The demolition of Linda Chavez

William F. Buckley
|
Posted: Jan 11, 2001 12:00 AM
The miasma was there, the coiling blast dispatched by the losers to suck Linda Chavez into oblivion. There would be satisfaction at several levels: (1) They would be saying no to President-elect Bush; (2) they would be rebuking a public servant who outraged civilized thought by opposing the idea of a federal minimum wage, opposing bilingual education, and denying the benefits of affirmative action; (3) they would have demonstrated the evenhandedness of their administration of justice, inasmuch as Clinton nominee Zoe Baird, eight years ago, was ruled out for the post of attorney general because she had a nanny at home who hadn't got working papers.

To be sure, the Senate should inform itself whether a candidate speaks truthfully. Just because President Clinton lies doesn't mean, or shouldn't, that everybody else in government can lie. Ms. Chavez had said she did not learn that Marta Mercado was an illegal alien until 1993, which was after Mercado had left Chavez's room and board. Existing law does not actually prosecute an employer who gives work to illegal aliens. A motion in that direction was attempted by a recent Congress, but it transpired that in the event it came to pass, half the restaurants in New York and Washington would close down.

The emphasis in the interrogation of Ms. Chavez would have focused more closely on whether she had spoken the truth than on whether the truth was damaging. Illegal aliens must not be overmolested. To do so gets in the way of their voting for their Democratic patrons.

So we had the truth count and then ideological count. Would she have succeeded in persuading the Senate Health, Education, Labor and Pensions Committee that the arrangements were as she described? That she came upon Marta Mercado more or less homeless and, as a good Samaritan, offered her food and shelter, intending no condition of servitude? And that the dollars she gave her weren't compensation, merely an extension of the corporal works of mercy already proffered?

John J. Miller, who is an editor of National Review, wrote in a column for the New York Post that he was eyewitness to arrangements between Chavez and Mercado, and that they were apparently as described by Chavez.

But along came the view expressed by Mr. Clinton's sometime secretary of labor, Robert Reich. On television and in The New York Times, he said that it is precisely the responsibility of a secretary of labor to refine relationships to the benefit of employees. He added that an "employee" is not necessarily someone who works for you 40 hours every week. Neat distinctions of that order are anachronistic in an age in which people float around, like computer techies and piano teachers.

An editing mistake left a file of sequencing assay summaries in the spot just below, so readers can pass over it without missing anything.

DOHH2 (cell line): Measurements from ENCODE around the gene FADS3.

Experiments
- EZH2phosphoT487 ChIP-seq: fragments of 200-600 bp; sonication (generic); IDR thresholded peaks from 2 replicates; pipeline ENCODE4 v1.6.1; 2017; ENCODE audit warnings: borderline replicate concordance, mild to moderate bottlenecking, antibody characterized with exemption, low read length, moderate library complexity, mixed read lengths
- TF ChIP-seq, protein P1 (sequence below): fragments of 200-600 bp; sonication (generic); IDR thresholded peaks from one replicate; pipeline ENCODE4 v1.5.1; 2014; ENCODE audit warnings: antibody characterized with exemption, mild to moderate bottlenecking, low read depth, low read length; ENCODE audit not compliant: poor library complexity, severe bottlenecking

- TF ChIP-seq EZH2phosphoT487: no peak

What Reich was saying is that a prospective secretary of labor ambitious for the welfare of the working man or woman will look for opportunities to strengthen their gestating rights to the fuller privileges of formal work, in the direction of minimum wage, health care, Social Security, etc. What he was saying was that Ms. Chavez should have shaken Marta by the shoulders and instructed her, as a boarder at Linda's place, in how to assert inchoate rights.

Well, that was never fought out. Ms. Chavez pulled out, and there is a sense of it that she was pushed just a little bit by her sponsors to do that. It is a pity. The senators would have discovered, those of them who didn't know it, that Linda Chavez is a formidable woman, brainy, consistent, articulate, resourceful.

In trying to demonstrate her bad moments, several television programs featured her, the day before her surrender, in panels in the past in which she took politically incorrect positions on the minimum wage. But what she said can't be thought unfeeling. It is that a minimum wage that is appropriate in one part of the country isn't compellingly appropriate in another part of the country. Those who deny this have never vacationed in New York and experienced the relief of going back to live in New Mexico. And anyway, as secretary of labor, to the extent that the problems crossed her desk, she would have enforced laws as they stand.

The second of her abrasions against popular thought is her opposition to bilingual education. What she has held on this subject is that for children to be taught in two languages simultaneously impedes authoritative experience in the second language, which is the language the United States, English. Since she made that point years ago, hard evidence vindicating the position has been published, e.g., on schooling in California.

Linda Chavez is an adornment on the American political scene, attractive, strong, incisive. The thought that she has been disqualified on account of kindnesses shown to Marta Mercado, or expressions of right thought on public issues, saddens the scene, and diminishes the republic.